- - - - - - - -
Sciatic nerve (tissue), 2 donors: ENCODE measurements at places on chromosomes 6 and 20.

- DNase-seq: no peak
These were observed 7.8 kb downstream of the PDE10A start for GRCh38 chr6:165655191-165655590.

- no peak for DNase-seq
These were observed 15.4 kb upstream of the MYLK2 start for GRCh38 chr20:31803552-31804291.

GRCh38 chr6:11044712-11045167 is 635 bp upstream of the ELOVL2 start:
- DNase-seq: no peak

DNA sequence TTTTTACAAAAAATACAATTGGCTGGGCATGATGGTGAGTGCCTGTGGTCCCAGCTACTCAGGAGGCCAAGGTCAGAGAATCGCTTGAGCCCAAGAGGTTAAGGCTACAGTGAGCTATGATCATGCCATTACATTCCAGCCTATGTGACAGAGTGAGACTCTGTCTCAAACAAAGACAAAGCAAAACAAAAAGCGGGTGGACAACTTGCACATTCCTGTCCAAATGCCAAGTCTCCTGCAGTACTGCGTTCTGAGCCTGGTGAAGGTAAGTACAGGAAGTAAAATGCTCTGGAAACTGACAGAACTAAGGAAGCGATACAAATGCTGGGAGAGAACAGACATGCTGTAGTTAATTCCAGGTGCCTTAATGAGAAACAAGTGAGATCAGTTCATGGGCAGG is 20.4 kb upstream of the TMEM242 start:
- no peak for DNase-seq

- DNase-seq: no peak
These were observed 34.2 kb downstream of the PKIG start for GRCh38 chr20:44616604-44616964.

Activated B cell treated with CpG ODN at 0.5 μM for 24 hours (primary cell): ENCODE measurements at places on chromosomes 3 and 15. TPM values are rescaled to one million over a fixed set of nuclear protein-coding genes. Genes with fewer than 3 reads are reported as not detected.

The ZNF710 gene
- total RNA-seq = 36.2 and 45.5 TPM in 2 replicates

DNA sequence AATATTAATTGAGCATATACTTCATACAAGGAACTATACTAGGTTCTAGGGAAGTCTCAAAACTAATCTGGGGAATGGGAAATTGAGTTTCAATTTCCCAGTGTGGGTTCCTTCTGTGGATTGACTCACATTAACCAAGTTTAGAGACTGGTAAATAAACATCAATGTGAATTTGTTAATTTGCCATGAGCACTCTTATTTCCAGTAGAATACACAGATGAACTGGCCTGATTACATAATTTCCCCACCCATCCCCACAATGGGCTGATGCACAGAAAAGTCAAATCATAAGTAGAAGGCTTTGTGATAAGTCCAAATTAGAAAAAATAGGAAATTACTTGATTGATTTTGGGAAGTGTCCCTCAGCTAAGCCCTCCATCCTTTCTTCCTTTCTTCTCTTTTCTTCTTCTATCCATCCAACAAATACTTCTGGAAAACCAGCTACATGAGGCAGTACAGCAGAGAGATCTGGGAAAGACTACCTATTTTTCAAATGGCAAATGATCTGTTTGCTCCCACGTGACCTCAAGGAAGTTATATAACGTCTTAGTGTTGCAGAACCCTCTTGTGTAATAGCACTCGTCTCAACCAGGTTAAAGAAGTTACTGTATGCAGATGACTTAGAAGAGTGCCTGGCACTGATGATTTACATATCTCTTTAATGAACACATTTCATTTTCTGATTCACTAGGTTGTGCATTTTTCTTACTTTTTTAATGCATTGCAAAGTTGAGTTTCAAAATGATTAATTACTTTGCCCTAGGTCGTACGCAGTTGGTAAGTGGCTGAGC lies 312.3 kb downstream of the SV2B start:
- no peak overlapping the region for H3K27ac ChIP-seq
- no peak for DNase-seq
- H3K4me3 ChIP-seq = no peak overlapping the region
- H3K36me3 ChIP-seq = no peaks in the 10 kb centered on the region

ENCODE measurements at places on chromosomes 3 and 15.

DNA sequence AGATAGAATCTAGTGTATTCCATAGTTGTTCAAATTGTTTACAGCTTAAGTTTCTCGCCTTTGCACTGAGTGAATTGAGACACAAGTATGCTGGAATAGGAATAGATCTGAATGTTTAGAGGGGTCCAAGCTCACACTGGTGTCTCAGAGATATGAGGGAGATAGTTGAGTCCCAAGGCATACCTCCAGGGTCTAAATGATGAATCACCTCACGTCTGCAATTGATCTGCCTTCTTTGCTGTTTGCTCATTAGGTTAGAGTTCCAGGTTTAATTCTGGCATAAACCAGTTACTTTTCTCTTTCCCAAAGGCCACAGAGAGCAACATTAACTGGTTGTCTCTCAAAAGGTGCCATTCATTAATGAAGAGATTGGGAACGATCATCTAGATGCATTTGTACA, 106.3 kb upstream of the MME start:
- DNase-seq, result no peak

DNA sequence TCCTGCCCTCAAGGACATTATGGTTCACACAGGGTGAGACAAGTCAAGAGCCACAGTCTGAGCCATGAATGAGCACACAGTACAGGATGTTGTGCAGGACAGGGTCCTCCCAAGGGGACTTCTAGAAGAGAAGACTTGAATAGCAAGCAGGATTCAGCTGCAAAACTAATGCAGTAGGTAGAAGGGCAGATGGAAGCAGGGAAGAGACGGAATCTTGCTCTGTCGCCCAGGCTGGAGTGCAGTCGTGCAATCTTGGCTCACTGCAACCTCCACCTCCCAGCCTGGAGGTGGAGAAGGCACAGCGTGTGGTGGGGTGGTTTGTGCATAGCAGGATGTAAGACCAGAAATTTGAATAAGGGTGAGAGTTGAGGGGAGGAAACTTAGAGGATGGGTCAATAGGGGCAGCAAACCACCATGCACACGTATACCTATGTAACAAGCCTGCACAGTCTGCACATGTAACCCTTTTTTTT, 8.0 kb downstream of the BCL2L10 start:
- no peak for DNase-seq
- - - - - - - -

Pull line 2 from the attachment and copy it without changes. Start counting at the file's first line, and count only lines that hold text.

- DNase-seq: no peak